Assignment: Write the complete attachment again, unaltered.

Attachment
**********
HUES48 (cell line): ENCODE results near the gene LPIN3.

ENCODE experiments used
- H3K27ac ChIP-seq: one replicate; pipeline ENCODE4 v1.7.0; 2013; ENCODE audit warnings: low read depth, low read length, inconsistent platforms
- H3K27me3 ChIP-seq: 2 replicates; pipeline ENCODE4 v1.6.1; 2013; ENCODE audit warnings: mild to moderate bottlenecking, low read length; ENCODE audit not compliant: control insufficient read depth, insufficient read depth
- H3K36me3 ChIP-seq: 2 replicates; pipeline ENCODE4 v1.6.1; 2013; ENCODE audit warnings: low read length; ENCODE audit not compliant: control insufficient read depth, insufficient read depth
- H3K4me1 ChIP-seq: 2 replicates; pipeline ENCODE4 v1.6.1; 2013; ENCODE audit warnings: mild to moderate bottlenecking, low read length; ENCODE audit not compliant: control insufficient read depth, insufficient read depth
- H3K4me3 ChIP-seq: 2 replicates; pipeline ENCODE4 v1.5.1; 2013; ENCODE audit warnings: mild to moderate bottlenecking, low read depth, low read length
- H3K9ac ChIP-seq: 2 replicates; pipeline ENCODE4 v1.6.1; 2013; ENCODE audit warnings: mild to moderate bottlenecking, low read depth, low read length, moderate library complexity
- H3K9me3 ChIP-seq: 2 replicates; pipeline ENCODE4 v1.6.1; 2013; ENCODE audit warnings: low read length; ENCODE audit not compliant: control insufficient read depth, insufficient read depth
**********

HUES48 (cell line): ENCODE results near the gene LPIN3.

ENCODE experiments used
- H3K27ac ChIP-seq: one replicate; pipeline ENCODE4 v1.7.0; 2013; ENCODE audit warnings: low read depth, low read length, inconsistent platforms
- H3K27me3 ChIP-seq: 2 replicates; pipeline ENCODE4 v1.6.1; 2013; ENCODE audit warnings: mild to moderate bottlenecking, low read length; ENCODE audit not compliant: control insufficient read depth, insufficient read depth
- H3K36me3 ChIP-seq: 2 replicates; pipeline ENCODE4 v1.6.1; 2013; ENCODE audit warnings: low read length; ENCODE audit not compliant: control insufficient read depth, insufficient read depth
- H3K4me1 ChIP-seq: 2 replicates; pipeline ENCODE4 v1.6.1; 2013; ENCODE audit warnings: mild to moderate bottlenecking, low read length; ENCODE audit not compliant: control insufficient read depth, insufficient read depth
- H3K4me3 ChIP-seq: 2 replicates; pipeline ENCODE4 v1.5.1; 2013; ENCODE audit warnings: mild to moderate bottlenecking, low read depth, low read length
- H3K9ac ChIP-seq: 2 replicates; pipeline ENCODE4 v1.6.1; 2013; ENCODE audit warnings: mild to moderate bottlenecking, low read depth, low read length, moderate library complexity
- H3K9me3 ChIP-seq: 2 replicates; pipeline ENCODE4 v1.6.1; 2013; ENCODE audit warnings: low read length; ENCODE audit not compliant: control insufficient read depth, insufficient read depth